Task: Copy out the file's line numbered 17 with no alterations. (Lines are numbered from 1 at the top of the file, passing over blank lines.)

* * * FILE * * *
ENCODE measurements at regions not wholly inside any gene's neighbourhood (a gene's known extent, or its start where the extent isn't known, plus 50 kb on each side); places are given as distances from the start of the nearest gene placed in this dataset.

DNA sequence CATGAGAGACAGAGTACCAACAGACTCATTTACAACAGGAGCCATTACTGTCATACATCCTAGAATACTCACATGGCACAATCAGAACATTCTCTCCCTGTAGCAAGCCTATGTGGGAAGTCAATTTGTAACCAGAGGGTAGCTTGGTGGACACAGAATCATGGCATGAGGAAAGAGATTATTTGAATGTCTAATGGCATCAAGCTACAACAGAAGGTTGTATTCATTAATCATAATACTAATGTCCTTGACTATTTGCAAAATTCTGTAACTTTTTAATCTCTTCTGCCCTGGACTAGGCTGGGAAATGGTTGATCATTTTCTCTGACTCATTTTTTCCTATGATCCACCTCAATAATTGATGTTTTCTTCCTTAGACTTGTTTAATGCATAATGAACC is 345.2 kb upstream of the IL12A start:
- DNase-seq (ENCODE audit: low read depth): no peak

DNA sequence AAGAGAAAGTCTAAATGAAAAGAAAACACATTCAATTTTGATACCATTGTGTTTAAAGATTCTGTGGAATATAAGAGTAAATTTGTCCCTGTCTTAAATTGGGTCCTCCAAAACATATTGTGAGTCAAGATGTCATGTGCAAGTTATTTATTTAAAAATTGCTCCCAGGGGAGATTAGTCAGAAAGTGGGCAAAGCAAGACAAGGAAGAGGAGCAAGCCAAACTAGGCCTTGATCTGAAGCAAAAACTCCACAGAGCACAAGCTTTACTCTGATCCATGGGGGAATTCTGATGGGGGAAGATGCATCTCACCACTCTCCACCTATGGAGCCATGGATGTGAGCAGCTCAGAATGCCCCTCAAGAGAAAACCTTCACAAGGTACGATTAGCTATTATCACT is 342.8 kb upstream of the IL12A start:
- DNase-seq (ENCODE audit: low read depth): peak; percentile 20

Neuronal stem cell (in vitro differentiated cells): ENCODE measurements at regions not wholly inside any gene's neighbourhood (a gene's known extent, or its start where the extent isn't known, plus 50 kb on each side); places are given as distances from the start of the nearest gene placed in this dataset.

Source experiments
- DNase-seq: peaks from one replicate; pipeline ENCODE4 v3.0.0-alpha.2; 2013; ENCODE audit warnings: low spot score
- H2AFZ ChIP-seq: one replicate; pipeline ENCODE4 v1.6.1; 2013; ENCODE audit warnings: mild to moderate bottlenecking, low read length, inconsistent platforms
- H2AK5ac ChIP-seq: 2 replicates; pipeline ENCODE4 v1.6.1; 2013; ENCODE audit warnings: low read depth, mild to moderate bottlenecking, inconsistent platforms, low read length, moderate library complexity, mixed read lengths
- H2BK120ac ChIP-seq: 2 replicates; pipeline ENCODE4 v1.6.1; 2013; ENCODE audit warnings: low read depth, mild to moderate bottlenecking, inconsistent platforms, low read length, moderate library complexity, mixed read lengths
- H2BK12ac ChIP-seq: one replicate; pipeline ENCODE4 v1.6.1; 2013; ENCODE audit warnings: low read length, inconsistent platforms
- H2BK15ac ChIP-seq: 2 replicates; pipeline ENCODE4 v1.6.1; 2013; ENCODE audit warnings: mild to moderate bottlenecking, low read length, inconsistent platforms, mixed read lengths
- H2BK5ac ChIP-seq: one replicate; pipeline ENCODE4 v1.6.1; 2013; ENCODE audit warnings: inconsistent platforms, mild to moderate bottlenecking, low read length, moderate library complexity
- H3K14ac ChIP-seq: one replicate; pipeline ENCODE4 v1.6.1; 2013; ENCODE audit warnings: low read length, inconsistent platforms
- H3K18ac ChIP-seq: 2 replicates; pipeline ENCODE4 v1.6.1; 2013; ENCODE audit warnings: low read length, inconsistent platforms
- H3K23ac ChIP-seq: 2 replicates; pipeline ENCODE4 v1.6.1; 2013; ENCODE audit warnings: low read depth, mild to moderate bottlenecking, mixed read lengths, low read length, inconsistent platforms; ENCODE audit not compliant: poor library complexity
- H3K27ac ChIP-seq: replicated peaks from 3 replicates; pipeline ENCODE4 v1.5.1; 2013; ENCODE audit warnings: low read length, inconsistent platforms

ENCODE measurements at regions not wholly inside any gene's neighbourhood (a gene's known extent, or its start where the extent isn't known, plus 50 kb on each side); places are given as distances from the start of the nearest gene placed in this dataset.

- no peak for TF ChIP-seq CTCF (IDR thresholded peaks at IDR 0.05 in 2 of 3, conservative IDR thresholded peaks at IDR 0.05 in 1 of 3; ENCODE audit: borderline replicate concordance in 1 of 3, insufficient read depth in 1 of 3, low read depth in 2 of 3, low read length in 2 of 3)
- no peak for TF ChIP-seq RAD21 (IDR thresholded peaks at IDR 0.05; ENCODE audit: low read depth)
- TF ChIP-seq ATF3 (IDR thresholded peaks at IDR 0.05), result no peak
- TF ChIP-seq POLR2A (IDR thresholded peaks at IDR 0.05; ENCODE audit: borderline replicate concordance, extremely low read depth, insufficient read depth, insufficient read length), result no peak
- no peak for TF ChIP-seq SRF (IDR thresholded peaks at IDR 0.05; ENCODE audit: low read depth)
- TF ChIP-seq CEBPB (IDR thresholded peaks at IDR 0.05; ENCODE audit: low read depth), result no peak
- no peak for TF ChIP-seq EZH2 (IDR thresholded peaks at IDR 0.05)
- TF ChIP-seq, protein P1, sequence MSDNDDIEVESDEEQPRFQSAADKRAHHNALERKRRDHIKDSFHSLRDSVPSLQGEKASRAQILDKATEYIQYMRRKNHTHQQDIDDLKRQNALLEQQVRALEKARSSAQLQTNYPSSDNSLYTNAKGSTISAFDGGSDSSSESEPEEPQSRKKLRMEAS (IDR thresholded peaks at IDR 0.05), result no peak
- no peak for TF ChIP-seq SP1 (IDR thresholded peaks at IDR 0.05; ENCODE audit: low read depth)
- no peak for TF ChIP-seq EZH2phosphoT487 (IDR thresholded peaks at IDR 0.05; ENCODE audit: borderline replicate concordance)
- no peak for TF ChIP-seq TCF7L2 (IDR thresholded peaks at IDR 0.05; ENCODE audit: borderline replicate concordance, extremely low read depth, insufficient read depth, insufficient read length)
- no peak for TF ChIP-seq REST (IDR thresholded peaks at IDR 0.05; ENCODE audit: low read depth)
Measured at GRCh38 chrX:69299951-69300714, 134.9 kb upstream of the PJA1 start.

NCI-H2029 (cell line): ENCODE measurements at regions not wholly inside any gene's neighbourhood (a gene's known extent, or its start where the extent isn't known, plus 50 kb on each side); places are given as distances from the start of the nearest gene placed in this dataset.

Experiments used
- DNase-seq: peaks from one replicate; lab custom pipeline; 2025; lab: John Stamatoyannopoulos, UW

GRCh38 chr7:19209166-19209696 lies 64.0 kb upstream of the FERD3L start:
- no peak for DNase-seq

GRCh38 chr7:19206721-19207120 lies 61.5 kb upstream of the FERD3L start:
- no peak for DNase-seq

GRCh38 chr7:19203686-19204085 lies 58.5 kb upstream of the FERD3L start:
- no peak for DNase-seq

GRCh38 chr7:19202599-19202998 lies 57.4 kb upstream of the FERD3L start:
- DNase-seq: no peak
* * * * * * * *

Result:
- H3K23ac ChIP-seq: 2 replicates; pipeline ENCODE4 v1.6.1; 2013; ENCODE audit warnings: low read depth, mild to moderate bottlenecking, mixed read lengths, low read length, inconsistent platforms; ENCODE audit not compliant: poor library complexity